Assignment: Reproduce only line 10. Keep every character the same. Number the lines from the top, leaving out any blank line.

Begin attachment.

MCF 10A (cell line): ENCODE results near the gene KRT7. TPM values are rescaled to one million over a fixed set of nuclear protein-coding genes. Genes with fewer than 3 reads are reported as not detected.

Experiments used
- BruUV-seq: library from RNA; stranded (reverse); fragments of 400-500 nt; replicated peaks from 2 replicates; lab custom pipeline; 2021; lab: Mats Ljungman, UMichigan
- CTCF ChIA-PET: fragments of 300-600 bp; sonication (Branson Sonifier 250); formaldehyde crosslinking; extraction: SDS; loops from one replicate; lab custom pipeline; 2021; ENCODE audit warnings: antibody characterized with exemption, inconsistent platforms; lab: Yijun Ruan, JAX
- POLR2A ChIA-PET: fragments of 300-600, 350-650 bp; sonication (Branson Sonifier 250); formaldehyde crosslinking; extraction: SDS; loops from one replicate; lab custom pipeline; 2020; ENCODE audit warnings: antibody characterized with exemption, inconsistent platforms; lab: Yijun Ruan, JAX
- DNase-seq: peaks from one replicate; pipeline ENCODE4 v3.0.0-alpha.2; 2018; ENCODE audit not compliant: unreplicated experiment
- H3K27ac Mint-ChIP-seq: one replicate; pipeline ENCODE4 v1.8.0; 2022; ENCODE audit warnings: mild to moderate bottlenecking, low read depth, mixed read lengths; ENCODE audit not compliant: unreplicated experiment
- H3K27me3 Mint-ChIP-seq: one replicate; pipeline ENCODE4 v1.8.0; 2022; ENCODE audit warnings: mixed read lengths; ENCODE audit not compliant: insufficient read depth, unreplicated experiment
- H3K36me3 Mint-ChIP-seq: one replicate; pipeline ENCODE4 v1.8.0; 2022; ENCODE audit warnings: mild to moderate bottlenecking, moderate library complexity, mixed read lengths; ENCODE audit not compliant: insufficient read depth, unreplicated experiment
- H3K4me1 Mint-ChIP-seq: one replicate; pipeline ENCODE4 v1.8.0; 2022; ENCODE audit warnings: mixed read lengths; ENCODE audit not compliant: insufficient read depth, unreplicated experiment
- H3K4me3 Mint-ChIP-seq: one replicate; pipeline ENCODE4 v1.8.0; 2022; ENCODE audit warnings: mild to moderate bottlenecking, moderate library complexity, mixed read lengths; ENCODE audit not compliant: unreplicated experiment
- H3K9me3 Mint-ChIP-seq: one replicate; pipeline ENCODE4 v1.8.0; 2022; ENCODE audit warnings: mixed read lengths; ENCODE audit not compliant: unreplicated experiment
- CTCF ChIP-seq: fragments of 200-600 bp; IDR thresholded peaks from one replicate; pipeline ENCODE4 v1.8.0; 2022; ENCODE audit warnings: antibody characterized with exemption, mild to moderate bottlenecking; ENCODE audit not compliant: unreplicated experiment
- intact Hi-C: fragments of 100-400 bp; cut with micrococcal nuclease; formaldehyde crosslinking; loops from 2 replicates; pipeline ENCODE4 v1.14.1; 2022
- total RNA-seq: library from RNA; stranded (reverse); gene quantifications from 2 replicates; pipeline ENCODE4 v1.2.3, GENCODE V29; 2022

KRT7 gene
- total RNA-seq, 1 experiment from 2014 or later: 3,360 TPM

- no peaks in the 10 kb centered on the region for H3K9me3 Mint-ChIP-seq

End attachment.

- H3K4me1 Mint-ChIP-seq: one replicate; pipeline ENCODE4 v1.8.0; 2022; ENCODE audit warnings: mixed read lengths; ENCODE audit not compliant: insufficient read depth, unreplicated experiment